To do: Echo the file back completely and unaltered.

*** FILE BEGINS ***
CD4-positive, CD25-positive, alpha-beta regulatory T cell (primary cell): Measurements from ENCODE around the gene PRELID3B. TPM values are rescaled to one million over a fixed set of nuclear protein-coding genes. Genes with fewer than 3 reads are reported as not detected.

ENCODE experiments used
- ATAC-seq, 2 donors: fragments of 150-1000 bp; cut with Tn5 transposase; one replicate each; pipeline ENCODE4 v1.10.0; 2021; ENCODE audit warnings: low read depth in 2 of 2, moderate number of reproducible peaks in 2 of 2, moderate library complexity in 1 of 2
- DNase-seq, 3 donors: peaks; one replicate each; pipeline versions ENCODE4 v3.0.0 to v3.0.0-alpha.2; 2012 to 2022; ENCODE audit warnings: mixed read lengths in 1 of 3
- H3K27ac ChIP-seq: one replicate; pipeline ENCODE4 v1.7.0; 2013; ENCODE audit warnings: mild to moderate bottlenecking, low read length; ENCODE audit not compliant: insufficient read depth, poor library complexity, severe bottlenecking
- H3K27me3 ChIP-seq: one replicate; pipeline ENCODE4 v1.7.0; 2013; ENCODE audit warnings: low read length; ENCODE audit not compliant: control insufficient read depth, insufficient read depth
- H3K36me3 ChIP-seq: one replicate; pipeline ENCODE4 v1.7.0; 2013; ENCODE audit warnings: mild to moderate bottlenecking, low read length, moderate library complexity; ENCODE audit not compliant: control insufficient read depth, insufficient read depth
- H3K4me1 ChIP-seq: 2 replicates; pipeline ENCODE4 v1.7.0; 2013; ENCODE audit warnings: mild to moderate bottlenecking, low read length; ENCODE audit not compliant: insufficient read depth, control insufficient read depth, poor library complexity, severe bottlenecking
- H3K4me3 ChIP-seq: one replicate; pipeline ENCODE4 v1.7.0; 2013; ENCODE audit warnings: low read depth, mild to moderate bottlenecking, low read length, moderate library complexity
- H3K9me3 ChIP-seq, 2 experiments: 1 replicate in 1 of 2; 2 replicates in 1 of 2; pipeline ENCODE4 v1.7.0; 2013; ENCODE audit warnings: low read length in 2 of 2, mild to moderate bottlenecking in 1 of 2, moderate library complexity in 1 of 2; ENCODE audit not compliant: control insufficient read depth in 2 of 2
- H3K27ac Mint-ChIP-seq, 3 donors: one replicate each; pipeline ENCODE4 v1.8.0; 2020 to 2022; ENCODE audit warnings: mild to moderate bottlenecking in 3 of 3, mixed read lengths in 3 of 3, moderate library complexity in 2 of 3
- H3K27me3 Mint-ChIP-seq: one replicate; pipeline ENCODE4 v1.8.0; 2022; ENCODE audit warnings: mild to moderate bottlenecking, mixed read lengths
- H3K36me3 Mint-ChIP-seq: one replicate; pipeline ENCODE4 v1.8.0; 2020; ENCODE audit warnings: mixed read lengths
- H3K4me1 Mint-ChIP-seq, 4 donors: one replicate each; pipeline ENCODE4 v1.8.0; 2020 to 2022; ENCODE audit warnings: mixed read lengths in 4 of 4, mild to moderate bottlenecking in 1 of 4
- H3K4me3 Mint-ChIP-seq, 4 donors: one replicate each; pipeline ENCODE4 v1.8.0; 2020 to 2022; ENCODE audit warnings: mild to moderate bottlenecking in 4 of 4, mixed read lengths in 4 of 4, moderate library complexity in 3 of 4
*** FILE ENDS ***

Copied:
CD4-positive, CD25-positive, alpha-beta regulatory T cell (primary cell): Measurements from ENCODE around the gene PRELID3B. TPM values are rescaled to one million over a fixed set of nuclear protein-coding genes. Genes with fewer than 3 reads are reported as not detected.

ENCODE experiments used
- ATAC-seq, 2 donors: fragments of 150-1000 bp; cut with Tn5 transposase; one replicate each; pipeline ENCODE4 v1.10.0; 2021; ENCODE audit warnings: low read depth in 2 of 2, moderate number of reproducible peaks in 2 of 2, moderate library complexity in 1 of 2
- DNase-seq, 3 donors: peaks; one replicate each; pipeline versions ENCODE4 v3.0.0 to v3.0.0-alpha.2; 2012 to 2022; ENCODE audit warnings: mixed read lengths in 1 of 3
- H3K27ac ChIP-seq: one replicate; pipeline ENCODE4 v1.7.0; 2013; ENCODE audit warnings: mild to moderate bottlenecking, low read length; ENCODE audit not compliant: insufficient read depth, poor library complexity, severe bottlenecking
- H3K27me3 ChIP-seq: one replicate; pipeline ENCODE4 v1.7.0; 2013; ENCODE audit warnings: low read length; ENCODE audit not compliant: control insufficient read depth, insufficient read depth
- H3K36me3 ChIP-seq: one replicate; pipeline ENCODE4 v1.7.0; 2013; ENCODE audit warnings: mild to moderate bottlenecking, low read length, moderate library complexity; ENCODE audit not compliant: control insufficient read depth, insufficient read depth
- H3K4me1 ChIP-seq: 2 replicates; pipeline ENCODE4 v1.7.0; 2013; ENCODE audit warnings: mild to moderate bottlenecking, low read length; ENCODE audit not compliant: insufficient read depth, control insufficient read depth, poor library complexity, severe bottlenecking
- H3K4me3 ChIP-seq: one replicate; pipeline ENCODE4 v1.7.0; 2013; ENCODE audit warnings: low read depth, mild to moderate bottlenecking, low read length, moderate library complexity
- H3K9me3 ChIP-seq, 2 experiments: 1 replicate in 1 of 2; 2 replicates in 1 of 2; pipeline ENCODE4 v1.7.0; 2013; ENCODE audit warnings: low read length in 2 of 2, mild to moderate bottlenecking in 1 of 2, moderate library complexity in 1 of 2; ENCODE audit not compliant: control insufficient read depth in 2 of 2
- H3K27ac Mint-ChIP-seq, 3 donors: one replicate each; pipeline ENCODE4 v1.8.0; 2020 to 2022; ENCODE audit warnings: mild to moderate bottlenecking in 3 of 3, mixed read lengths in 3 of 3, moderate library complexity in 2 of 3
- H3K27me3 Mint-ChIP-seq: one replicate; pipeline ENCODE4 v1.8.0; 2022; ENCODE audit warnings: mild to moderate bottlenecking, mixed read lengths
- H3K36me3 Mint-ChIP-seq: one replicate; pipeline ENCODE4 v1.8.0; 2020; ENCODE audit warnings: mixed read lengths
- H3K4me1 Mint-ChIP-seq, 4 donors: one replicate each; pipeline ENCODE4 v1.8.0; 2020 to 2022; ENCODE audit warnings: mixed read lengths in 4 of 4, mild to moderate bottlenecking in 1 of 4
- H3K4me3 Mint-ChIP-seq, 4 donors: one replicate each; pipeline ENCODE4 v1.8.0; 2020 to 2022; ENCODE audit warnings: mild to moderate bottlenecking in 4 of 4, mixed read lengths in 4 of 4, moderate library complexity in 3 of 4